Academic journal article Mennonite Quarterly Review

Early Christian Meeting Places, Constantinian Basilicas and Anabaptist Restorationism

Academic journal article Mennonite Quarterly Review

Early Christian Meeting Places, Constantinian Basilicas and Anabaptist Restorationism

Article excerpt

Abstract: The origin of Christian architecture has been much debated by early church historians. Many suppose the early Christian basilica follows the pattern of the suburban villa, while others believe it follows the pattern of the judicial basilica. Both proposals lack evidence and run counter to the fact that early Christians met in urban houses. In terms of functional architecture, this practice of meeting in homes as family eventually expanded to include the extended family in meals with and for the dead. To accommodate this nearly-universal practice, the early Christians built covered cemeteries with a long nave for families to gather, and a circular front for the special dead (martyrs). Returning to the original family function, Anabaptists constructed square edifices with a bent-axis.

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We could reasonably suppose that the first Christians developed meeting places comparable to those Jewish Christians would have known. One of the major surprises in early Christian archaeology, however, is the discovery that the architectural, artistic and epigraphic continuity between Judaism and Christianity is slight. For the most part, diaspora Jews did not adapt Roman symbols and epigraphy, while the early Christians altered symbols and epigraphy to fit their faith intent. Christian architecture did not depend on synagogue architecture, but there are some parallels in the way they adapted the houses in which they first met. To be sure, as in early Christianity, many of the extant diaspora synagogues are in fact rebuilt houses (Dura Europos [Fig. 1], Stobi, Priene and Delos), But other synagogues have hall-like qualities, or, as in Dura Europos, the house was restructured as a hall (Fig. 2). Some were even built into public buildings with already existing halls (Sardis). If columns are present in the hall, they normally occur close to the wall or otherwise do not actually follow the usual longitudinal pattern (as in Fig. 2). The Torah niche will be found in one of the walls (as in both Figs. 1 and 2). (1)

The earliest meeting places for Christians were homes. To be sure some halls are mentioned "in a place of leisure and learned discussion," Acts 19:9; "upper chamber," "second storey," or "women's chambers," Acts 20:8). It is also true that we have very little archaeological evidence for houses prior to 300. But what we do have indicates a nearly complete practice of meeting in homes or reconstructed houses. (2) Archaeologically we have a nearly complete house church from Dura-Europos (Fig. 3) and a less certain example in SS. Giovanni e Paolo in Rome. As with the diaspora synagogues there is no known example of a house being rearranged to create a longitudinal pattern. A very few examples of the aula ecclesia (church hall), which was normally longitudinal, did exist by the beginning of the fourth century (S. Crisogono, Fig. 4), but they should not be seen as an architectural step between house and basilica. (3)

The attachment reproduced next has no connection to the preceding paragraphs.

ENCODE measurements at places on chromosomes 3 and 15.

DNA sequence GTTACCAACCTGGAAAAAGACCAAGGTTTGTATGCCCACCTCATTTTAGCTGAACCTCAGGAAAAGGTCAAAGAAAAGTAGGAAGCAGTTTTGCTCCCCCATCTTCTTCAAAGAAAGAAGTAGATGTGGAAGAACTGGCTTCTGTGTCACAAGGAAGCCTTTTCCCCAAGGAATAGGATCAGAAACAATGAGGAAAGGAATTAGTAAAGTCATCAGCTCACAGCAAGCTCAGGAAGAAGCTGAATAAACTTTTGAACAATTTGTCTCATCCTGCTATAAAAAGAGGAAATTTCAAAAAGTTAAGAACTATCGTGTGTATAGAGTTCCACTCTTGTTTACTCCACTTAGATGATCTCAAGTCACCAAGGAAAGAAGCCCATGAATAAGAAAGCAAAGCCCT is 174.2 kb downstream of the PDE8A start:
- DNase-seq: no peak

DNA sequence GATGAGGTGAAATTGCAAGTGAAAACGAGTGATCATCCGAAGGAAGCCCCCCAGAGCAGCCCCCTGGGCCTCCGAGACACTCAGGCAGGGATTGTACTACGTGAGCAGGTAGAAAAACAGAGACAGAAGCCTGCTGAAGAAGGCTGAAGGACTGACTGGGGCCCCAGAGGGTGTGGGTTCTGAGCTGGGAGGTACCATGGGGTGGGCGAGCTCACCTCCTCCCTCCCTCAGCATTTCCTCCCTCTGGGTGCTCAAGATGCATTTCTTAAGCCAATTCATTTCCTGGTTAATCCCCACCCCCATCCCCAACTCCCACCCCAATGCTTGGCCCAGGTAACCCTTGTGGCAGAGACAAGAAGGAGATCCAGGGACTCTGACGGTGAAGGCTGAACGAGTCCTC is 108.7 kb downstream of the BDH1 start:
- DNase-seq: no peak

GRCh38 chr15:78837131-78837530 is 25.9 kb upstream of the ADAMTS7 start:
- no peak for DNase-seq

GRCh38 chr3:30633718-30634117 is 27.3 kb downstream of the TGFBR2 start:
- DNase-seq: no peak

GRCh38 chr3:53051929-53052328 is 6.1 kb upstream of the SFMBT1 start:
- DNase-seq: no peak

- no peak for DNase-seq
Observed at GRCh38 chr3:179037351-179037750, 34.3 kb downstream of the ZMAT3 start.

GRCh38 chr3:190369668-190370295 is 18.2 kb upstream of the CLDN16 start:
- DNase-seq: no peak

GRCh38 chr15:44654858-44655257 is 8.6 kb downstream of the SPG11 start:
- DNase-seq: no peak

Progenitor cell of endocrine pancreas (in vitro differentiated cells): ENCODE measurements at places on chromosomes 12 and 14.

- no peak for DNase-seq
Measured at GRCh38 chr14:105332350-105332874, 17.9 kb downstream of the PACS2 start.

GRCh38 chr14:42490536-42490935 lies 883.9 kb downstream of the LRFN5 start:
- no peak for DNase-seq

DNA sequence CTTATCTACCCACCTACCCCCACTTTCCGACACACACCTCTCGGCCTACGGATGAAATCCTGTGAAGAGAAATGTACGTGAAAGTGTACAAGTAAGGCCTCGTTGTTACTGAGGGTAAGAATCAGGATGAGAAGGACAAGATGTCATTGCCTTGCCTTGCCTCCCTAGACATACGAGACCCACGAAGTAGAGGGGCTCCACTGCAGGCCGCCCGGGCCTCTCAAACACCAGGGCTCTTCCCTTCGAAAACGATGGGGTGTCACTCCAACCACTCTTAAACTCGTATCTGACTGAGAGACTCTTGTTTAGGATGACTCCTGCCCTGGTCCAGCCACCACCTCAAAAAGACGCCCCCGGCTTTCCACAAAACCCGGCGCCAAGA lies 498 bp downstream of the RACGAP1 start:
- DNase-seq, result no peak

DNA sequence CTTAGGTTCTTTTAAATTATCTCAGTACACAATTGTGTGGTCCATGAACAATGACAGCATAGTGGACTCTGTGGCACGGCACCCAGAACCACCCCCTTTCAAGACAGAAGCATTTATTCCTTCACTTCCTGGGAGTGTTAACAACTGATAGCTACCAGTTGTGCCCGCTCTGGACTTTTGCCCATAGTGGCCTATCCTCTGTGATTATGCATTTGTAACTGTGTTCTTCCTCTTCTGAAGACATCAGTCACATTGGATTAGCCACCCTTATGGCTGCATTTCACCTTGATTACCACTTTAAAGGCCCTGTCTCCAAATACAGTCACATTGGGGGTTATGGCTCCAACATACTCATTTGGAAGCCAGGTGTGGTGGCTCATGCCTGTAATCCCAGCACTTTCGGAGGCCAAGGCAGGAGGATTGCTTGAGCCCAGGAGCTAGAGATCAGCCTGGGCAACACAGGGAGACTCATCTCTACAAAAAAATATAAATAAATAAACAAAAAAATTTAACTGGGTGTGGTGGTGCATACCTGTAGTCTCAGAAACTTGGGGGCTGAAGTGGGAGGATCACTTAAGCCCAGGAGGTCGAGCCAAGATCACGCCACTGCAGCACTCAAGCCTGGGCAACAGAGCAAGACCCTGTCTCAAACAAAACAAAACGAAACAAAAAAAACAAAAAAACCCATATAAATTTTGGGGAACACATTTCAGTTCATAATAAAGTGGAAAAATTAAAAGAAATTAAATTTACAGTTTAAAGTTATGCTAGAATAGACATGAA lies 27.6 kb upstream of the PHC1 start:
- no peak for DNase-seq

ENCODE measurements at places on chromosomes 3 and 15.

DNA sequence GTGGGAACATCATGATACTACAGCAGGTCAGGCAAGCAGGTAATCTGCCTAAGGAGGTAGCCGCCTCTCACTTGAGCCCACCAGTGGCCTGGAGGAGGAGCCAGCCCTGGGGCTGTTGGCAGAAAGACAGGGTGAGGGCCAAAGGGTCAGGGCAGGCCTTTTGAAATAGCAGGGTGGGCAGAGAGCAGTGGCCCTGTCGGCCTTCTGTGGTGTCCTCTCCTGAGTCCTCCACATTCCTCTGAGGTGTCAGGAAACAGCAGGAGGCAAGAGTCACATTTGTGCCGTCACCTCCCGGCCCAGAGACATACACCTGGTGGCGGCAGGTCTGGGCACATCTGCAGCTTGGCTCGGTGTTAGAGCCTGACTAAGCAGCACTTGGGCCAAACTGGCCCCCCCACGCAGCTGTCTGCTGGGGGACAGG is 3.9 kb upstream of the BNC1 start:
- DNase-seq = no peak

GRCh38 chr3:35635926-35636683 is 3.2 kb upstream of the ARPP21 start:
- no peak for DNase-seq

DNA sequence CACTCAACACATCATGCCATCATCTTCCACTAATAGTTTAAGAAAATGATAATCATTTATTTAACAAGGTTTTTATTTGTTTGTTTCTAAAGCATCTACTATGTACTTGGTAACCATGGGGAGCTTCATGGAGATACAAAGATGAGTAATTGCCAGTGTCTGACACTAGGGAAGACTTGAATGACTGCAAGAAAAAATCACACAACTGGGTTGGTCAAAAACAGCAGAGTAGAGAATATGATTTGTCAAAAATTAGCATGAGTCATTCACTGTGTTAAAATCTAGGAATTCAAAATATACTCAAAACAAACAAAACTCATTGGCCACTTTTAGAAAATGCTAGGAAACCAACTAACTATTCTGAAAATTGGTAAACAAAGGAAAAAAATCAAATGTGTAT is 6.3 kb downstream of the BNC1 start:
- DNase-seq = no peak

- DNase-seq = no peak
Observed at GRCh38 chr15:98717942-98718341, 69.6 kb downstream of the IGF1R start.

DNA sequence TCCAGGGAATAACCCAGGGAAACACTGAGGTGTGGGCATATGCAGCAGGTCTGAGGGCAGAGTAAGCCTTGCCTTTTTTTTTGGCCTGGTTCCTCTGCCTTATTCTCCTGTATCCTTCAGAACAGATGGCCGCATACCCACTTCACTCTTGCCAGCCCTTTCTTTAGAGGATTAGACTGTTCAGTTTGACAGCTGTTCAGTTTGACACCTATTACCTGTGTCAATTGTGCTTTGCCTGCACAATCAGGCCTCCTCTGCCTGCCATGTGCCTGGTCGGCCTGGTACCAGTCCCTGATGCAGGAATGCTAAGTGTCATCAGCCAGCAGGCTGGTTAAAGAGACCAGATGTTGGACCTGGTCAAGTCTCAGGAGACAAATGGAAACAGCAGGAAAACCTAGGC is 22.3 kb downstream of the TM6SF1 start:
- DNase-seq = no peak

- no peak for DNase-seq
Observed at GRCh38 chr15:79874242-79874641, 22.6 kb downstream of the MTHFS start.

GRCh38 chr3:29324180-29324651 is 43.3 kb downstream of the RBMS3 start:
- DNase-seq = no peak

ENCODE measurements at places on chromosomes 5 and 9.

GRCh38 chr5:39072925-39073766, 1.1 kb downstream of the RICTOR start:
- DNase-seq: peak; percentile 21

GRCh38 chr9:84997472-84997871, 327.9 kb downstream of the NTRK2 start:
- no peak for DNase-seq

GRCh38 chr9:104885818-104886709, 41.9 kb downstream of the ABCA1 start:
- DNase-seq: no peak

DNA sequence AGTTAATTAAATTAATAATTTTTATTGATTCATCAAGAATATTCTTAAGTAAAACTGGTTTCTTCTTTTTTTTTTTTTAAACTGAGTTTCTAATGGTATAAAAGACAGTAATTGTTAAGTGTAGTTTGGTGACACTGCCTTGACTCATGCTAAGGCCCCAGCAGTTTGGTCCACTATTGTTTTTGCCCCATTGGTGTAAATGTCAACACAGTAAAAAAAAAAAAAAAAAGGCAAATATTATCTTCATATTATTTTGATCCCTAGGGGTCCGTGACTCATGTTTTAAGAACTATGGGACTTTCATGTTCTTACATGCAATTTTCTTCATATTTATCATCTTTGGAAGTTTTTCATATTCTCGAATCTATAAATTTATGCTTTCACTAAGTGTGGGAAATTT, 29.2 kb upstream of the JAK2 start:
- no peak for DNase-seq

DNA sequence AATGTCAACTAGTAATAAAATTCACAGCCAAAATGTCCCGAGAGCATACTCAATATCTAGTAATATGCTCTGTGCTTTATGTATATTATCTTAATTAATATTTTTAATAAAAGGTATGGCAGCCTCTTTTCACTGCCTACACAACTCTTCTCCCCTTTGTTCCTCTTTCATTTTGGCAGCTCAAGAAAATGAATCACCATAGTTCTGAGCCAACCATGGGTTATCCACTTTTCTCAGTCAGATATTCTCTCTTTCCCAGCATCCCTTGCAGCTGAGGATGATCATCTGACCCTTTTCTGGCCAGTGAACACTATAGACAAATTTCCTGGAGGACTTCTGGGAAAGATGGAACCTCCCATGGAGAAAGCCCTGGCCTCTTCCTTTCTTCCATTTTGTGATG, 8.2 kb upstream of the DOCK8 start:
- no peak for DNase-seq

The older consensus was that some house churches developed into fourth-century churches. (4) Indeed the tituli churches of Rome (churches sponsored by designated cardinals) often bear the name of the person--normally a wealthy first-century Christian--who supposedly lived in the house below the present edifice (e.g., S. Clemente). But careful archaeological work has shown that there is almost no church that was built over a house church (SS. Giovanni e Paolo and the double cathedral of Aquileia may be exceptions).

By the fourth century some churches were being built as churches. The earliest known "pure" churches were longitudinal with two rows of columns creating a clerestory. At the entrance were three doors--one for the nave and one each for the side aisles. At the front of the church was an apse in which the liturgical acts occurred. A suburban house consisted of an atrium at the entrance, a peristyle (an open courtyard) formed by columns in a longitudinal axis (with rooms on each side of the axis) and a triclinium (dining room) at the front (Fig. …

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